agile development, requirements, testing, test-first development, test-driven development, Behaviour-driven development, Acceptance test, case study, empirical software engineering
in
Information and Software Technology
volume
77
pages
19 pages
publisher
Elsevier
external identifiers
  • Scopus:84964372783
ISSN
0950-5849
DOI
10.1016/j.infsof.2016.03.008
language
English
LU publication?
yes
id
837cc0aa-0f43-420d-aaad-72c67201992b
date added to LUP
2016-05-19 11:14:33
date last changed
2016-10-17 08:59:44
@misc{837cc0aa-0f43-420d-aaad-72c67201992b,
  abstract     = {Context: It is an enigma that agile projects can succeed ‘without requirements’ when weak requirements engineering is a known cause for project failures. While agile development projects often manage well without extensive requirements test cases are commonly viewed as requirements and detailed requirements are documented as test cases.<br/>Objective: We have investigated this agile practice of using test cases as requirements to understand how test cases can support the main requirements activities, and how this practice varies.<br/>Method: We performed an iterative case study at three companies and collected data through 14 interviews and two focus groups.<br/>Results: The use of test cases as requirements poses both benefits and challenges when eliciting, validating, verifying, and managing requirements, and when used as a documented agreement. We have identified five variants of the test-cases-as-requirements practice, namely de facto, behaviour-driven, story-test driven, stand-alone strict and stand-alone manual for which the application of the practice varies concerning the time frame of requirements documentation, the requirements format, the extent to which the test cases are a machine executable specification and the use of tools which provide specific support for the practice of using test cases as requirements.<br/>Conclusions: The findings provide empirical insight into how agile development projects manage and communicate requirements. The identified variants of the practice of using test cases as requirements can be used to perform in-depth investigations into agile requirements engineering. Practitioners can use the provided recommendations as a guide in designing and improving their agile requirements practices based on project characteristics such as number of stakeholders and rate of change.},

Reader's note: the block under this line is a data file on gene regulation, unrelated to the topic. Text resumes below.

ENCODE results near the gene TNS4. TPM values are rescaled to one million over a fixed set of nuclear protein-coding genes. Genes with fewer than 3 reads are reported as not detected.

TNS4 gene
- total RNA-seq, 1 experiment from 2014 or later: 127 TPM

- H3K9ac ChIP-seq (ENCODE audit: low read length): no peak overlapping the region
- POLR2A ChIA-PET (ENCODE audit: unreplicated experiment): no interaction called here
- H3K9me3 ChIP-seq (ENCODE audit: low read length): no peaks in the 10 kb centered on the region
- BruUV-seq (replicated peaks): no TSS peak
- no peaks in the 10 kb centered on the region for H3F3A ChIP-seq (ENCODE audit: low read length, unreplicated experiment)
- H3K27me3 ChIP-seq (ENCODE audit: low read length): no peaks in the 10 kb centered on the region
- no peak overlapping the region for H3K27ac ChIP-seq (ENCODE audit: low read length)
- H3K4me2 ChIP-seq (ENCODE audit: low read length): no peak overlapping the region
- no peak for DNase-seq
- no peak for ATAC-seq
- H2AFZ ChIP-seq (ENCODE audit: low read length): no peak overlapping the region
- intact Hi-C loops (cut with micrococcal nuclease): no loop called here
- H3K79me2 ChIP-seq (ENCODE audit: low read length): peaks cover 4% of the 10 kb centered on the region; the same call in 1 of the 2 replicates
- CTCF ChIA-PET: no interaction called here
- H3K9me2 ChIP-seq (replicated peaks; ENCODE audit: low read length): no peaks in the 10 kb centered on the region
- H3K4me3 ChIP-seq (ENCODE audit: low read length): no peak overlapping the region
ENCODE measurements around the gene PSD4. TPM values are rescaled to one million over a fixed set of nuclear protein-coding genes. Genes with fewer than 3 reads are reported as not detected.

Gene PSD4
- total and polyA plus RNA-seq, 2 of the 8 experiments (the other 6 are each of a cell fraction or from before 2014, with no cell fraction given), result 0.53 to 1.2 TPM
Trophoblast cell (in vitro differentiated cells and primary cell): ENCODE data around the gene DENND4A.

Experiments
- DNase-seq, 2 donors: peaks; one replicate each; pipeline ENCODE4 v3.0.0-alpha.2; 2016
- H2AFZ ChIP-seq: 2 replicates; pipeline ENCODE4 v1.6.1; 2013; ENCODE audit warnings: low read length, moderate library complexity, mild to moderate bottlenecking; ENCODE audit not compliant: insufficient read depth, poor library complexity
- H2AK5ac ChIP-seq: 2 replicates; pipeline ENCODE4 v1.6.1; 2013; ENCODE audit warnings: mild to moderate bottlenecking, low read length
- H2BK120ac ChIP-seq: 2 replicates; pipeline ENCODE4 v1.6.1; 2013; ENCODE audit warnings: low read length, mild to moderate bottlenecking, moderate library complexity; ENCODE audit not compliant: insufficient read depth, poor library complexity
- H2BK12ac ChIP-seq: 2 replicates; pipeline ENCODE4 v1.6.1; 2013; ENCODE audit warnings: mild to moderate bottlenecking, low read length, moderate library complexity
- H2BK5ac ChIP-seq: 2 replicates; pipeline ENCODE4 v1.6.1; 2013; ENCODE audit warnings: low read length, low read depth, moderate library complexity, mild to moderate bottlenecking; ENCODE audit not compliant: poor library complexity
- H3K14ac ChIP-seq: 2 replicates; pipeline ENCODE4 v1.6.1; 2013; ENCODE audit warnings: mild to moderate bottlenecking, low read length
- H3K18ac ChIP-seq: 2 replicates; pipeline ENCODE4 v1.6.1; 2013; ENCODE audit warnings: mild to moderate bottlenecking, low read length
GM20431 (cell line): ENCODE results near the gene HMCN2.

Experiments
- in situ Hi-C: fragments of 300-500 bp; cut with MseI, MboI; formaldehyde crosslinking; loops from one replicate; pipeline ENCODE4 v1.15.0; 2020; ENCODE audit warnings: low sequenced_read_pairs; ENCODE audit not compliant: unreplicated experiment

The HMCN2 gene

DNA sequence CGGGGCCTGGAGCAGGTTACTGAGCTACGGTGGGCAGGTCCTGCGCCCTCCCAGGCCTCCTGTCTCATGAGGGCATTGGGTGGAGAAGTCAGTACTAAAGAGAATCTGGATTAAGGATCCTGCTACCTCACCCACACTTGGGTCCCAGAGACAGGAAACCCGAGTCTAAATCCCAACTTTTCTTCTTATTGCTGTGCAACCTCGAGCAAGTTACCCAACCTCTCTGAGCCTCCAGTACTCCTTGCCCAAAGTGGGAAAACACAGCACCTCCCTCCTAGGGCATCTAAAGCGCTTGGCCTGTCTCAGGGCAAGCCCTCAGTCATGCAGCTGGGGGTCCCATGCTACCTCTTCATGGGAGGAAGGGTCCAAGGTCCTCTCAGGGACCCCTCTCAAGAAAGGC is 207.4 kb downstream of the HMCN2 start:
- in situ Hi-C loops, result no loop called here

author       = {Bjarnason, Elizabeth and Unterkalmsteiner, Michael and BORG, MARKUS and Engström, Emelie},
  issn         = {0950-5849},
  keyword      = {agile development,requirements,testing,test-first development,test-driven development,Behaviour-driven development,Acceptance test,case study,empirical software engineering},
  language     = {eng},
  month        = {04},
  pages        = {61--79},
  publisher    = {ARRAY(0x9fe8830)},
  series       = {Information and Software Technology},
  title        = {A multi-case study of agile requirements engineering and the use of test cases as requirements},
  url          = {http://dx.doi.org/10.1016/j.infsof.2016.03.008},
  volume       = {77},
  year         = {2016},
}